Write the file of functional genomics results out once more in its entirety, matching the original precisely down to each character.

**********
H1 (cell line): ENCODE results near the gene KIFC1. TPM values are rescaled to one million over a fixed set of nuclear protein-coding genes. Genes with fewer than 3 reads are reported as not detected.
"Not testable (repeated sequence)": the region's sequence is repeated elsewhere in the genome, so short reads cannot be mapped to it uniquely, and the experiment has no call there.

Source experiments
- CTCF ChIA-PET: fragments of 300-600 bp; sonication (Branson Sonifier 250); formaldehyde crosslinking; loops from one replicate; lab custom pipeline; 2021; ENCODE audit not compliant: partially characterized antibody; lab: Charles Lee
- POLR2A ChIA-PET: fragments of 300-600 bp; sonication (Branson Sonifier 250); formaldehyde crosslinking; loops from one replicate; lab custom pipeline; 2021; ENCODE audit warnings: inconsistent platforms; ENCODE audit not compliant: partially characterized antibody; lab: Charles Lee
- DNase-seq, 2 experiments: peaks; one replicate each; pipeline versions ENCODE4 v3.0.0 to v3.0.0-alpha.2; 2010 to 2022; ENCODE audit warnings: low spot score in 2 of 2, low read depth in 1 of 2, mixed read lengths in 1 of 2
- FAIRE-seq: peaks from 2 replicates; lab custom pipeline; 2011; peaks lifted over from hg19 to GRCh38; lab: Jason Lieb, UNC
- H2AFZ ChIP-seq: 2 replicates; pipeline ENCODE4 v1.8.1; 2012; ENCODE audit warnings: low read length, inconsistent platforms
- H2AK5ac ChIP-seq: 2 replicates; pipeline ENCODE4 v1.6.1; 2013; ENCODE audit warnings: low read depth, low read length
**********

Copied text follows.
H1 (cell line): ENCODE results near the gene KIFC1. TPM values are rescaled to one million over a fixed set of nuclear protein-coding genes. Genes with fewer than 3 reads are reported as not detected.
"Not testable (repeated sequence)": the region's sequence is repeated elsewhere in the genome, so short reads cannot be mapped to it uniquely, and the experiment has no call there.

Source experiments
- CTCF ChIA-PET: fragments of 300-600 bp; sonication (Branson Sonifier 250); formaldehyde crosslinking; loops from one replicate; lab custom pipeline; 2021; ENCODE audit not compliant: partially characterized antibody; lab: Charles Lee
- POLR2A ChIA-PET: fragments of 300-600 bp; sonication (Branson Sonifier 250); formaldehyde crosslinking; loops from one replicate; lab custom pipeline; 2021; ENCODE audit warnings: inconsistent platforms; ENCODE audit not compliant: partially characterized antibody; lab: Charles Lee
- DNase-seq, 2 experiments: peaks; one replicate each; pipeline versions ENCODE4 v3.0.0 to v3.0.0-alpha.2; 2010 to 2022; ENCODE audit warnings: low spot score in 2 of 2, low read depth in 1 of 2, mixed read lengths in 1 of 2
- FAIRE-seq: peaks from 2 replicates; lab custom pipeline; 2011; peaks lifted over from hg19 to GRCh38; lab: Jason Lieb, UNC
- H2AFZ ChIP-seq: 2 replicates; pipeline ENCODE4 v1.8.1; 2012; ENCODE audit warnings: low read length, inconsistent platforms
- H2AK5ac ChIP-seq: 2 replicates; pipeline ENCODE4 v1.6.1; 2013; ENCODE audit warnings: low read depth, low read length